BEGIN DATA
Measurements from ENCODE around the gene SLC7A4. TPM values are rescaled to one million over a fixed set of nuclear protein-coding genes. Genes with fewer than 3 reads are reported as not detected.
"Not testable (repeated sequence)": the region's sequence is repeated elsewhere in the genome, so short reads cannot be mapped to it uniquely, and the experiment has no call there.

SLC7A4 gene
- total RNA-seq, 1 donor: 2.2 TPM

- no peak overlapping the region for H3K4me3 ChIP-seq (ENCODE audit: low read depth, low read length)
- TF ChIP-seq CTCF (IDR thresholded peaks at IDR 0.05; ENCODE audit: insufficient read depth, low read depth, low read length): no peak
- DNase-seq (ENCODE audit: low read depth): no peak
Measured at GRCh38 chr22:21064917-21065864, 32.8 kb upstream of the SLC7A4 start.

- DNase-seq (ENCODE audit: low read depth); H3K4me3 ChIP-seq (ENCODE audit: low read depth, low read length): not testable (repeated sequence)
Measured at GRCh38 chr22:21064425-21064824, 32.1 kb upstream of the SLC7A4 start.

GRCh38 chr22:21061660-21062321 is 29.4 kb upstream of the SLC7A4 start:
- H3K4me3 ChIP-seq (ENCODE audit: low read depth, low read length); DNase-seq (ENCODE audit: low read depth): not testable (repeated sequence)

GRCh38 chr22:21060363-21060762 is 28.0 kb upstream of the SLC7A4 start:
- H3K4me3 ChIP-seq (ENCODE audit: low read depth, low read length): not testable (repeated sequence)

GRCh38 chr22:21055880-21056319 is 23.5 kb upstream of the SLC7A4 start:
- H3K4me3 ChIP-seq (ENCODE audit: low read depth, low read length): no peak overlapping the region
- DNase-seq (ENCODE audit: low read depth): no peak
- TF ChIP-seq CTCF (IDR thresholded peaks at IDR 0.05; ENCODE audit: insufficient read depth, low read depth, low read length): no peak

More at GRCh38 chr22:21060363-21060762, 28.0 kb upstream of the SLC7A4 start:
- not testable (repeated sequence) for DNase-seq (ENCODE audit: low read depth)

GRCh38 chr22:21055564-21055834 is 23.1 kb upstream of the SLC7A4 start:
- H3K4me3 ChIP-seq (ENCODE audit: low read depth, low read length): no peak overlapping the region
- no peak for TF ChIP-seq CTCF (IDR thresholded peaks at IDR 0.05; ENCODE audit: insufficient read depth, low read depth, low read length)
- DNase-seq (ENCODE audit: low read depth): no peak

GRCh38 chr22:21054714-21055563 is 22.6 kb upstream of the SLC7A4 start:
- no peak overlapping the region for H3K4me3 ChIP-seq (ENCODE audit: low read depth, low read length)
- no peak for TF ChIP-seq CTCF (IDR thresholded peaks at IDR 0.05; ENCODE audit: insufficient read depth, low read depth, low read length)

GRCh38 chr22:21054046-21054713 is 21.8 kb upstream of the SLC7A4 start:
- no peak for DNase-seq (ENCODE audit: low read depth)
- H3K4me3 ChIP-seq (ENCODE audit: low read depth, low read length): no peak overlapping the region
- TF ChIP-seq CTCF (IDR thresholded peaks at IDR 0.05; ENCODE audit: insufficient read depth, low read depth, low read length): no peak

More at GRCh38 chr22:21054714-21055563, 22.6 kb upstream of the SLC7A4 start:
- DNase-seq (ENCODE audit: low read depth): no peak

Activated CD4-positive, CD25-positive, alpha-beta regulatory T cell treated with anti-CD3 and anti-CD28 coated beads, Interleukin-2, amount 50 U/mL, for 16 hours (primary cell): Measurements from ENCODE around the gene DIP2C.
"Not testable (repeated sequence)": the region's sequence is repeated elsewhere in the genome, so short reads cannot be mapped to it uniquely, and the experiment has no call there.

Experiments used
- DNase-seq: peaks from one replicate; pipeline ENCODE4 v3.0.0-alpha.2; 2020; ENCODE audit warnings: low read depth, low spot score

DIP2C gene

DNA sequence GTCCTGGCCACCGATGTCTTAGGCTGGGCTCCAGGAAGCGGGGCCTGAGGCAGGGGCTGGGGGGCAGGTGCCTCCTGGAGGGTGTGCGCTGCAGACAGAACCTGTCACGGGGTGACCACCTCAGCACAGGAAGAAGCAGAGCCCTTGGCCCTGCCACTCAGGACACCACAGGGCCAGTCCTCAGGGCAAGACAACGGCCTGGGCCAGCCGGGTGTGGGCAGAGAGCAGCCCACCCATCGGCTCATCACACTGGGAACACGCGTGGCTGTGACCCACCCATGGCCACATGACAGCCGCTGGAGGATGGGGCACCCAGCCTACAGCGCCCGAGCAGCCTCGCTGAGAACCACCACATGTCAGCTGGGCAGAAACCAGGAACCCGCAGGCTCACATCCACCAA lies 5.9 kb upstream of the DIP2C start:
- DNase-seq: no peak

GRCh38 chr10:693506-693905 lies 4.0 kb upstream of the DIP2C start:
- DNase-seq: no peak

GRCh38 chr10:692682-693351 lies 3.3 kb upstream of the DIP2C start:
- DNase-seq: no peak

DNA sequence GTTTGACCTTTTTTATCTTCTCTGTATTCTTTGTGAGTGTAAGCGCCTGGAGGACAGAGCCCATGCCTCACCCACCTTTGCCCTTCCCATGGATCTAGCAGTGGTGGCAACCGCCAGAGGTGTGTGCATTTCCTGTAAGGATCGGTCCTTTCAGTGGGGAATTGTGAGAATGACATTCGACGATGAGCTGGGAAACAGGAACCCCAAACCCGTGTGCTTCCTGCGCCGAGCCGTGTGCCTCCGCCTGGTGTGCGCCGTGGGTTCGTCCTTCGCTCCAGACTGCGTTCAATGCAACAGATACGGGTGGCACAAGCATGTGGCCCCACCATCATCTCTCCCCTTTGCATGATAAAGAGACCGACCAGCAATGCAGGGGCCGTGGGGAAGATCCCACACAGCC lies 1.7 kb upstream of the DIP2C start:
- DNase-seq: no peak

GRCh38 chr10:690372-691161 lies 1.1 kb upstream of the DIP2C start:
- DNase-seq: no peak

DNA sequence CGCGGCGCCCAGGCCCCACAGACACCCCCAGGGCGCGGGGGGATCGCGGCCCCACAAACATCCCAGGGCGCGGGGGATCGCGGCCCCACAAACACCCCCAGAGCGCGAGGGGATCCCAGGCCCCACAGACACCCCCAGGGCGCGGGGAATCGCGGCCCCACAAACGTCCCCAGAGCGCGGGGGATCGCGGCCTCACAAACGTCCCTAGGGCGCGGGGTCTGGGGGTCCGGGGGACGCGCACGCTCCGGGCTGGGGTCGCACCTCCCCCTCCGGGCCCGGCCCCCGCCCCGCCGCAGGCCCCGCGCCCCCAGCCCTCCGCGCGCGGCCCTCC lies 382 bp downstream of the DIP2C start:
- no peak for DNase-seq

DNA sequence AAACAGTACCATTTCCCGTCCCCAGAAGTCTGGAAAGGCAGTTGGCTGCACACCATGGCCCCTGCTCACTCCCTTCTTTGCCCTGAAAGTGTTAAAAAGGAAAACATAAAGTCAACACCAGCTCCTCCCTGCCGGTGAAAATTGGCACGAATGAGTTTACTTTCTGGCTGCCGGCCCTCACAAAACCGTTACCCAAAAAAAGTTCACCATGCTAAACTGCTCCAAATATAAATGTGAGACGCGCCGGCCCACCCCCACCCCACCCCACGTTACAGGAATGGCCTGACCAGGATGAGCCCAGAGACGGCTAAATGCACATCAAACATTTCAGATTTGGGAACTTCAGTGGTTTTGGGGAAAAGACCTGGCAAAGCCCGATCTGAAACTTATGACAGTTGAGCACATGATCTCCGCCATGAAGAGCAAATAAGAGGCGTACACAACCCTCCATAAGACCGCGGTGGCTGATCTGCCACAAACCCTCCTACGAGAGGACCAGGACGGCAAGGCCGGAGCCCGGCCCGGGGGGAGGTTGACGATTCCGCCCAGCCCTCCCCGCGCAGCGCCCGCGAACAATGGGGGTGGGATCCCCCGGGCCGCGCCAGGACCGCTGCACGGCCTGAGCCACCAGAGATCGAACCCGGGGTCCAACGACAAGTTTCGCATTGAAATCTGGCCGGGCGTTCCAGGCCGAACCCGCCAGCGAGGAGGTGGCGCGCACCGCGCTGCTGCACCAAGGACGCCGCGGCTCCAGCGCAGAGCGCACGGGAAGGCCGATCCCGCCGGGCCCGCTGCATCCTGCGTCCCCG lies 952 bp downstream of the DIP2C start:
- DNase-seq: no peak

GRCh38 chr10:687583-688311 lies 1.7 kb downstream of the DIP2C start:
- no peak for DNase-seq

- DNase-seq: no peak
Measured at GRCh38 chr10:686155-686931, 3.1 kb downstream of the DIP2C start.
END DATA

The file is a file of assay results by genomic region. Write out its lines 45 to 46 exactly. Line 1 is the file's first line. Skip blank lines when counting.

DNA sequence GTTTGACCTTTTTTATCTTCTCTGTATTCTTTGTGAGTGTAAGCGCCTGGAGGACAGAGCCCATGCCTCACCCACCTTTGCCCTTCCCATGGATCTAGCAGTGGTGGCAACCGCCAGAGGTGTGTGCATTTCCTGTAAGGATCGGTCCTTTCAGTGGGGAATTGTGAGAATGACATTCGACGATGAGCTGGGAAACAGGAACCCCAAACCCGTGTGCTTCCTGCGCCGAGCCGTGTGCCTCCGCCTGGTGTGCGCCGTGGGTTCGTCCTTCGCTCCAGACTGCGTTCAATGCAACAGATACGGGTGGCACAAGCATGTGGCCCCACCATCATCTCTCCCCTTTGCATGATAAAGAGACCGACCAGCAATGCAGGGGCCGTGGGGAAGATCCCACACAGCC lies 1.7 kb upstream of the DIP2C start:
- DNase-seq: no peak